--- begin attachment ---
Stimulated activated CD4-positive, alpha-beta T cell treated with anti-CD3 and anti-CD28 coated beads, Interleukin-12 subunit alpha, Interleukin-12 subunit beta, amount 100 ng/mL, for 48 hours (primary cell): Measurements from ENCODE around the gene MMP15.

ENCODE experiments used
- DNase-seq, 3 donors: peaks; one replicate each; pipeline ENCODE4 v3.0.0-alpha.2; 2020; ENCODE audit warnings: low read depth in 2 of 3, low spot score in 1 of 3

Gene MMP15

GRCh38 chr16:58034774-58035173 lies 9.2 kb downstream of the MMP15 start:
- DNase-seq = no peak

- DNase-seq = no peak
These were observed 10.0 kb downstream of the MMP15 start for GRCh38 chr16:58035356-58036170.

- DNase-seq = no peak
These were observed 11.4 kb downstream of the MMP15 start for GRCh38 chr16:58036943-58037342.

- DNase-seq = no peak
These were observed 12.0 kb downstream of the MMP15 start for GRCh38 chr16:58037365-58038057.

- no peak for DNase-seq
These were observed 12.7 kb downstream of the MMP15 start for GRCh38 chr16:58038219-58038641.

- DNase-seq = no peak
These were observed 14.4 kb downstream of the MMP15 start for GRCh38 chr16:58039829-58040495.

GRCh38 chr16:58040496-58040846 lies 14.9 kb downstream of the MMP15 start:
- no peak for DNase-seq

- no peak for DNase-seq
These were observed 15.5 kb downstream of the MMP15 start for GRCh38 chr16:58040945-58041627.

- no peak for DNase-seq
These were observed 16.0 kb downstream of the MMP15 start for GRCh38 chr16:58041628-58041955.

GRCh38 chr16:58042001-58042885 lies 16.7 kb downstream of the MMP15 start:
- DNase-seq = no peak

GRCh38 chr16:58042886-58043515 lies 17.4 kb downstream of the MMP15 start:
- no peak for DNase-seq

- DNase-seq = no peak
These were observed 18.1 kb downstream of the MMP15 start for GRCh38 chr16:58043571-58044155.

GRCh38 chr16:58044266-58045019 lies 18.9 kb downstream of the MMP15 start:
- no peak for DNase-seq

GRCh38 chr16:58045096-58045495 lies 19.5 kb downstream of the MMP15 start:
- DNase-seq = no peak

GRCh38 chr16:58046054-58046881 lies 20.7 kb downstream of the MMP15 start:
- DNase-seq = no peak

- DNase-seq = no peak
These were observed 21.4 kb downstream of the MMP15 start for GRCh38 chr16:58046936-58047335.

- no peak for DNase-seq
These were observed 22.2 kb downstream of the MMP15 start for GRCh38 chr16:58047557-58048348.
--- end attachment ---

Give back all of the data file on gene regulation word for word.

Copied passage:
Stimulated activated CD4-positive, alpha-beta T cell treated with anti-CD3 and anti-CD28 coated beads, Interleukin-12 subunit alpha, Interleukin-12 subunit beta, amount 100 ng/mL, for 48 hours (primary cell): Measurements from ENCODE around the gene MMP15.

ENCODE experiments used
- DNase-seq, 3 donors: peaks; one replicate each; pipeline ENCODE4 v3.0.0-alpha.2; 2020; ENCODE audit warnings: low read depth in 2 of 3, low spot score in 1 of 3

Gene MMP15

GRCh38 chr16:58034774-58035173 lies 9.2 kb downstream of the MMP15 start:
- DNase-seq = no peak

- DNase-seq = no peak
These were observed 10.0 kb downstream of the MMP15 start for GRCh38 chr16:58035356-58036170.

- DNase-seq = no peak
These were observed 11.4 kb downstream of the MMP15 start for GRCh38 chr16:58036943-58037342.

- DNase-seq = no peak
These were observed 12.0 kb downstream of the MMP15 start for GRCh38 chr16:58037365-58038057.

- no peak for DNase-seq
These were observed 12.7 kb downstream of the MMP15 start for GRCh38 chr16:58038219-58038641.

- DNase-seq = no peak
These were observed 14.4 kb downstream of the MMP15 start for GRCh38 chr16:58039829-58040495.

GRCh38 chr16:58040496-58040846 lies 14.9 kb downstream of the MMP15 start:
- no peak for DNase-seq

- no peak for DNase-seq
These were observed 15.5 kb downstream of the MMP15 start for GRCh38 chr16:58040945-58041627.

- no peak for DNase-seq
These were observed 16.0 kb downstream of the MMP15 start for GRCh38 chr16:58041628-58041955.

GRCh38 chr16:58042001-58042885 lies 16.7 kb downstream of the MMP15 start:
- DNase-seq = no peak

GRCh38 chr16:58042886-58043515 lies 17.4 kb downstream of the MMP15 start:
- no peak for DNase-seq

- DNase-seq = no peak
These were observed 18.1 kb downstream of the MMP15 start for GRCh38 chr16:58043571-58044155.

GRCh38 chr16:58044266-58045019 lies 18.9 kb downstream of the MMP15 start:
- no peak for DNase-seq

GRCh38 chr16:58045096-58045495 lies 19.5 kb downstream of the MMP15 start:
- DNase-seq = no peak

GRCh38 chr16:58046054-58046881 lies 20.7 kb downstream of the MMP15 start:
- DNase-seq = no peak

- DNase-seq = no peak
These were observed 21.4 kb downstream of the MMP15 start for GRCh38 chr16:58046936-58047335.

- no peak for DNase-seq
These were observed 22.2 kb downstream of the MMP15 start for GRCh38 chr16:58047557-58048348.